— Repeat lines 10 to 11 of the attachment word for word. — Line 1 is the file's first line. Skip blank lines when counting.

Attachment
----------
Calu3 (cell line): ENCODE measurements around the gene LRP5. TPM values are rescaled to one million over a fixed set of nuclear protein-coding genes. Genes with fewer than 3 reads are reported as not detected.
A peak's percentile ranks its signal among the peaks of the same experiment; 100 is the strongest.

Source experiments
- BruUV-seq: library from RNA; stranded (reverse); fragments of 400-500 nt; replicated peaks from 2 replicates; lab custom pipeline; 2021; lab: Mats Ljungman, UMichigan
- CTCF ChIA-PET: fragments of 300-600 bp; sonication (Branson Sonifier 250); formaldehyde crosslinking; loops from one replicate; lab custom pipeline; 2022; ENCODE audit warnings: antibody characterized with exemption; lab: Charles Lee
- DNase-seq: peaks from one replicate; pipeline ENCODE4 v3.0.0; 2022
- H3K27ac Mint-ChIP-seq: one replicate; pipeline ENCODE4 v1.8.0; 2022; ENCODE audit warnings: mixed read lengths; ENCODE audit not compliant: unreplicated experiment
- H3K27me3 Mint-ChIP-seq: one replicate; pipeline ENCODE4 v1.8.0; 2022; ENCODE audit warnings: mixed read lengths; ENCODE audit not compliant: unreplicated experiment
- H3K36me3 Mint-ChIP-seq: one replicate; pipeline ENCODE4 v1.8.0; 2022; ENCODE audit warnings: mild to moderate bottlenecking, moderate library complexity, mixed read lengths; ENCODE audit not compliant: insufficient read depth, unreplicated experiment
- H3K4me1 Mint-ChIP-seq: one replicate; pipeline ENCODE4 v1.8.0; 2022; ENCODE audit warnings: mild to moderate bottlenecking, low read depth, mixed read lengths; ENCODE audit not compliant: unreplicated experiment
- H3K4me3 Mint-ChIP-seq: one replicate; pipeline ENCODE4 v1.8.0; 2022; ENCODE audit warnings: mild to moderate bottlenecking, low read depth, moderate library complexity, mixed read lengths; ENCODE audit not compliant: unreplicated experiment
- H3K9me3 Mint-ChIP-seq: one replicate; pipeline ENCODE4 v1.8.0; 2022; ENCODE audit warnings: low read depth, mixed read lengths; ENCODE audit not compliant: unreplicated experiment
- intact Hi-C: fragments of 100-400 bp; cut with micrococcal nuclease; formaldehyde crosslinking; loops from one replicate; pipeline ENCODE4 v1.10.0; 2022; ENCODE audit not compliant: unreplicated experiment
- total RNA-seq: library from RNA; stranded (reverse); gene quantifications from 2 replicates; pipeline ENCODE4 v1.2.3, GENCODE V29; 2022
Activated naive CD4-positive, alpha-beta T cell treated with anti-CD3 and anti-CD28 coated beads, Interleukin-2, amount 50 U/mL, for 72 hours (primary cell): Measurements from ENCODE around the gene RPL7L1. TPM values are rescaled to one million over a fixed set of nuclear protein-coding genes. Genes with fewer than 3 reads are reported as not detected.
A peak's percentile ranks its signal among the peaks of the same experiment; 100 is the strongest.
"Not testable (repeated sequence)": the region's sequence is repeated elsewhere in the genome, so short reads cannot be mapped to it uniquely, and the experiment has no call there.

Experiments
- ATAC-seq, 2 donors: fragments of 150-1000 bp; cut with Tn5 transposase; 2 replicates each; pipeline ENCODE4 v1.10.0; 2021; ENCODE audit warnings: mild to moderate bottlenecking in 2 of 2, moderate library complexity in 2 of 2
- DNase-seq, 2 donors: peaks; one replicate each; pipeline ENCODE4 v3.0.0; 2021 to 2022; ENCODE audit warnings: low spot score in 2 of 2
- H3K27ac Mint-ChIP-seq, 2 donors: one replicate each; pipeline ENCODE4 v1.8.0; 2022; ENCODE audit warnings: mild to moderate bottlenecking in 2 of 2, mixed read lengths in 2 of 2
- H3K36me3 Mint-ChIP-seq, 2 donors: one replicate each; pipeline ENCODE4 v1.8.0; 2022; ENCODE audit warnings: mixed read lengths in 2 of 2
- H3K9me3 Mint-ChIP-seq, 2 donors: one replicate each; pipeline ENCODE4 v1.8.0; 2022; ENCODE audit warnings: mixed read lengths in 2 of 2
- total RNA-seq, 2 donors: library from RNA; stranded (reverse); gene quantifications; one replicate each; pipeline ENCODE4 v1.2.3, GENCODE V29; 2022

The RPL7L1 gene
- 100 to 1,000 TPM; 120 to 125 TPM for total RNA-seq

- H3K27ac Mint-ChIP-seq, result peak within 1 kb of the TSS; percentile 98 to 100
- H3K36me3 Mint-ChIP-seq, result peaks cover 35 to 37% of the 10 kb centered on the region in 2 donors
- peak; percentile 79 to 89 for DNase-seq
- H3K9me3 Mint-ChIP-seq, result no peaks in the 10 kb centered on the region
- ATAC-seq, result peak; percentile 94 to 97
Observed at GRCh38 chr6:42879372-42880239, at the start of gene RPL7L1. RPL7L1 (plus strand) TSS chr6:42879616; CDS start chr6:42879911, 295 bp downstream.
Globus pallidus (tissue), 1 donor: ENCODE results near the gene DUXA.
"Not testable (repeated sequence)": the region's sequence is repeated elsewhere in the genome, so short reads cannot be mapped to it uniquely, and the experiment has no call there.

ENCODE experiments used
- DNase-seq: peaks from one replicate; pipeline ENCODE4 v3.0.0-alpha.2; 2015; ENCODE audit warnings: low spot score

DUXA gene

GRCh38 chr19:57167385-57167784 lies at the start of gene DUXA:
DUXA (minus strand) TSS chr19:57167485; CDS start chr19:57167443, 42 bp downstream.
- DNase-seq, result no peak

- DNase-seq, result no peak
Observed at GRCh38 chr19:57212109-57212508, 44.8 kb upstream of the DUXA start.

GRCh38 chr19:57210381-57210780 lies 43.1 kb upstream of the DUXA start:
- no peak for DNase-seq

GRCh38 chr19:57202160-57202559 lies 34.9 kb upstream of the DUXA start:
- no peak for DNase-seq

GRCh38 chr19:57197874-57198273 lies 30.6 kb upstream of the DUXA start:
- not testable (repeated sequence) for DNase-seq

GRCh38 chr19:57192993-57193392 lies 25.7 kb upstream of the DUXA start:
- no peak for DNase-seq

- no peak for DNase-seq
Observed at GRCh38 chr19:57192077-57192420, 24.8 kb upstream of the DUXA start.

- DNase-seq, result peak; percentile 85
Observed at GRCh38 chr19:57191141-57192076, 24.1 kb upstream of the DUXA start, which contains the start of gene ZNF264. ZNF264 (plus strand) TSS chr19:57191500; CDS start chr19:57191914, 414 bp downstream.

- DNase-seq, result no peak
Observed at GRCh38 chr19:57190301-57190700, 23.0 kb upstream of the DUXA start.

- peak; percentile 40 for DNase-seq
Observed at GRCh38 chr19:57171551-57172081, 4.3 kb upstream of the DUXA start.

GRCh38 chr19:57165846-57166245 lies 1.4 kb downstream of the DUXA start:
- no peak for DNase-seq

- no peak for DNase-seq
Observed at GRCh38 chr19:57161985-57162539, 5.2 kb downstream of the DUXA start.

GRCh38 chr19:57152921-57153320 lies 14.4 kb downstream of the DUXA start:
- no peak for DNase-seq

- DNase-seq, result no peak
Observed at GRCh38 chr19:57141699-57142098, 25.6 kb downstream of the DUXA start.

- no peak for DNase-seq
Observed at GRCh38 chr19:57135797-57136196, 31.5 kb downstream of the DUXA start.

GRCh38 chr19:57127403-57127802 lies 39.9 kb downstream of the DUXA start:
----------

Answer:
- H3K4me1 Mint-ChIP-seq: one replicate; pipeline ENCODE4 v1.8.0; 2022; ENCODE audit warnings: mild to moderate bottlenecking, low read depth, mixed read lengths; ENCODE audit not compliant: unreplicated experiment
- H3K4me3 Mint-ChIP-seq: one replicate; pipeline ENCODE4 v1.8.0; 2022; ENCODE audit warnings: mild to moderate bottlenecking, low read depth, moderate library complexity, mixed read lengths; ENCODE audit not compliant: unreplicated experiment